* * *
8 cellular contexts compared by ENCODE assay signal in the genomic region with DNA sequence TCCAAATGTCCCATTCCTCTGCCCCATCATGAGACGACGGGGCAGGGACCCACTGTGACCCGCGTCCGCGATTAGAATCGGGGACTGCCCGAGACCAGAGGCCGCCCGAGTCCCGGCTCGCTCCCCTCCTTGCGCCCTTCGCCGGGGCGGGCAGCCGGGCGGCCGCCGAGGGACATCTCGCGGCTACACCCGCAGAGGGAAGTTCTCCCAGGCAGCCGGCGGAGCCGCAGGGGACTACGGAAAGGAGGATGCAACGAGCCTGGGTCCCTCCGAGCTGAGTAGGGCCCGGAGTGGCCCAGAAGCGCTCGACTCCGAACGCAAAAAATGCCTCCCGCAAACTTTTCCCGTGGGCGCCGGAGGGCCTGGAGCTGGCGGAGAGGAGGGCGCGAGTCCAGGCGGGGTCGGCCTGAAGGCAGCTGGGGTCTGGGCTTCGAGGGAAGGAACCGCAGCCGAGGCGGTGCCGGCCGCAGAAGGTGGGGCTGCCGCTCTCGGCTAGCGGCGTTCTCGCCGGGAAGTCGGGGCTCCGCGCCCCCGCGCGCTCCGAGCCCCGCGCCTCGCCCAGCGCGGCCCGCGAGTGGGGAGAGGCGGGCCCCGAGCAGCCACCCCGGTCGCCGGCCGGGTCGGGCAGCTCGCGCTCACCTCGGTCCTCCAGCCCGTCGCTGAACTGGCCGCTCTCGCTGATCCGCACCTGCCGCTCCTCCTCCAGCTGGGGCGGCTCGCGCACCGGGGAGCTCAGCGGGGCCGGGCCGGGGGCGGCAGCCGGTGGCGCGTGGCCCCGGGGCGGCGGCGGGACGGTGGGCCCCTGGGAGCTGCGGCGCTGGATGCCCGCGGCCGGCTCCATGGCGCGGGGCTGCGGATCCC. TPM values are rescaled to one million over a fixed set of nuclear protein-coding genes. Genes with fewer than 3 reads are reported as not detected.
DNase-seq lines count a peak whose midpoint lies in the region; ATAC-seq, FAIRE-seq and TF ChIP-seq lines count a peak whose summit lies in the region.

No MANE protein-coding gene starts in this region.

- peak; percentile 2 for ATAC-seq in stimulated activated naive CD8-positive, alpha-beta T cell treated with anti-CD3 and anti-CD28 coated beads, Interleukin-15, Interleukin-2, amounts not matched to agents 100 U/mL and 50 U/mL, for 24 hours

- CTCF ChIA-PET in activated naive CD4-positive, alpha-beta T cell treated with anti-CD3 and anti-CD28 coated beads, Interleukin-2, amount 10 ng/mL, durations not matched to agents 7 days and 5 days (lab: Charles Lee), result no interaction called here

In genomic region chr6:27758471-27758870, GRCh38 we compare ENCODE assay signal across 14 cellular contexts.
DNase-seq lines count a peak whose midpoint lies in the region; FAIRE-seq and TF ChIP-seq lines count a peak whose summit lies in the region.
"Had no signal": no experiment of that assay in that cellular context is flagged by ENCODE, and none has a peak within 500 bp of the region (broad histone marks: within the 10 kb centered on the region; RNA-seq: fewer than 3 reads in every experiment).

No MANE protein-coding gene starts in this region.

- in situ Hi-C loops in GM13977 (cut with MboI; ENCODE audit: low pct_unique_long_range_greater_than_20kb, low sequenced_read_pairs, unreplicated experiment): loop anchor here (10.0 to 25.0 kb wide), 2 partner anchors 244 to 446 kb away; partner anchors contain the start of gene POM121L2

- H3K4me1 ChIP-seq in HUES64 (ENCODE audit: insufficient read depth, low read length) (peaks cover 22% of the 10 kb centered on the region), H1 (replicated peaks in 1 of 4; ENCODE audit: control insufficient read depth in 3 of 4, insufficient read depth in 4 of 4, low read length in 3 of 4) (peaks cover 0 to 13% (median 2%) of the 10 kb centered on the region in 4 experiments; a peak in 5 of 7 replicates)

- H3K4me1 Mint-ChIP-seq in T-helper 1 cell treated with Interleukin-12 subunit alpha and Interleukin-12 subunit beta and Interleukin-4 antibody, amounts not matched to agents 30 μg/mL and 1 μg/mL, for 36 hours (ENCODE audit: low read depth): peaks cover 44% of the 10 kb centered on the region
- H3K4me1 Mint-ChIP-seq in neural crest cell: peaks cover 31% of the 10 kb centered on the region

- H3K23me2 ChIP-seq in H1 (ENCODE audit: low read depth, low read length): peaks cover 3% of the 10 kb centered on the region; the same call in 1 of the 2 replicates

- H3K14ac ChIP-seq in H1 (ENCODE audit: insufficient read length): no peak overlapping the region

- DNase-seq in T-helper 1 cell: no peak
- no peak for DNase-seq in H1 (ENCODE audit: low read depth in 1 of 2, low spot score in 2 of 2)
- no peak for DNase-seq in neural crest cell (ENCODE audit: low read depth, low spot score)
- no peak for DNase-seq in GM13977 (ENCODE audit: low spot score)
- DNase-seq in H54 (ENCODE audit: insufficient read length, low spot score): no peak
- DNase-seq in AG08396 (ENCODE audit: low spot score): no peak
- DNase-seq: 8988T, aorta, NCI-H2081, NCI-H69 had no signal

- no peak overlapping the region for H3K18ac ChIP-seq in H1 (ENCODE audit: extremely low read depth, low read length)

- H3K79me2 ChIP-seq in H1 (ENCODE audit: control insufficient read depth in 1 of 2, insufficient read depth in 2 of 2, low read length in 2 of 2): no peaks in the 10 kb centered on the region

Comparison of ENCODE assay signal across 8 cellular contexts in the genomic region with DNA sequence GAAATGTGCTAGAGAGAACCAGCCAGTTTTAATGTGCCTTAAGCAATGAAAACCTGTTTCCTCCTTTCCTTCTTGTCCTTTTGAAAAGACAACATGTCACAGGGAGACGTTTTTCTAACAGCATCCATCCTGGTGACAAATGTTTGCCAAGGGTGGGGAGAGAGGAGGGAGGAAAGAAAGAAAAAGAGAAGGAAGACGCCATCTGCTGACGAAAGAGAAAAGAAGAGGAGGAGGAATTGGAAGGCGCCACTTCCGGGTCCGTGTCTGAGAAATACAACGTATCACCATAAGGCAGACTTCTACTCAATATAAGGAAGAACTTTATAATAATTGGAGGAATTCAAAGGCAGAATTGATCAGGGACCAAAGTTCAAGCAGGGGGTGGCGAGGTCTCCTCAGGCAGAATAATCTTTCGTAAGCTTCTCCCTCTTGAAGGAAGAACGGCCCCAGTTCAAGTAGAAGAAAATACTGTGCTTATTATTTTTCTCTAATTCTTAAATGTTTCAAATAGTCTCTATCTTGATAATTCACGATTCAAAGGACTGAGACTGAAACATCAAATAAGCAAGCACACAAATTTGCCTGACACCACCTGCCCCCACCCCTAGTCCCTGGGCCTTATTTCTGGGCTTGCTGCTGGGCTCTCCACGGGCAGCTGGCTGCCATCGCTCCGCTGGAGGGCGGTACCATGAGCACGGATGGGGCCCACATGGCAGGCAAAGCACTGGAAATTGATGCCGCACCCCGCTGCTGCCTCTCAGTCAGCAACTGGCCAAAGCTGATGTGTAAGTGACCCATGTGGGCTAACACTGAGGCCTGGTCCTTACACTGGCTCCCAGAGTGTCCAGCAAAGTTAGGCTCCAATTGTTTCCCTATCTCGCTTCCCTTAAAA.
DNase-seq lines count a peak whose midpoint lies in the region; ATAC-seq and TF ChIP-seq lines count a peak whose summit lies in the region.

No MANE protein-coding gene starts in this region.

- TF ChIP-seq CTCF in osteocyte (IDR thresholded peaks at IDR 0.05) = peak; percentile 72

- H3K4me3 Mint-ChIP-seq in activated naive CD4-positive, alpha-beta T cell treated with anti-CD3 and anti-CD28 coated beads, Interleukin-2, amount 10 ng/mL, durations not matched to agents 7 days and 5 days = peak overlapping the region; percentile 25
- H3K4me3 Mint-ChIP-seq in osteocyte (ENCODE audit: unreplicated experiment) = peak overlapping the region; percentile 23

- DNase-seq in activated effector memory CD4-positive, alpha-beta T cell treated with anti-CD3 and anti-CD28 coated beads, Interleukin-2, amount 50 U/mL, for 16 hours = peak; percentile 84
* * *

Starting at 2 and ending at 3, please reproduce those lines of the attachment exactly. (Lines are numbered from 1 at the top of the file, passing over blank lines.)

DNase-seq lines count a peak whose midpoint lies in the region; ATAC-seq, FAIRE-seq and TF ChIP-seq lines count a peak whose summit lies in the region.

No MANE protein-coding gene starts in this region.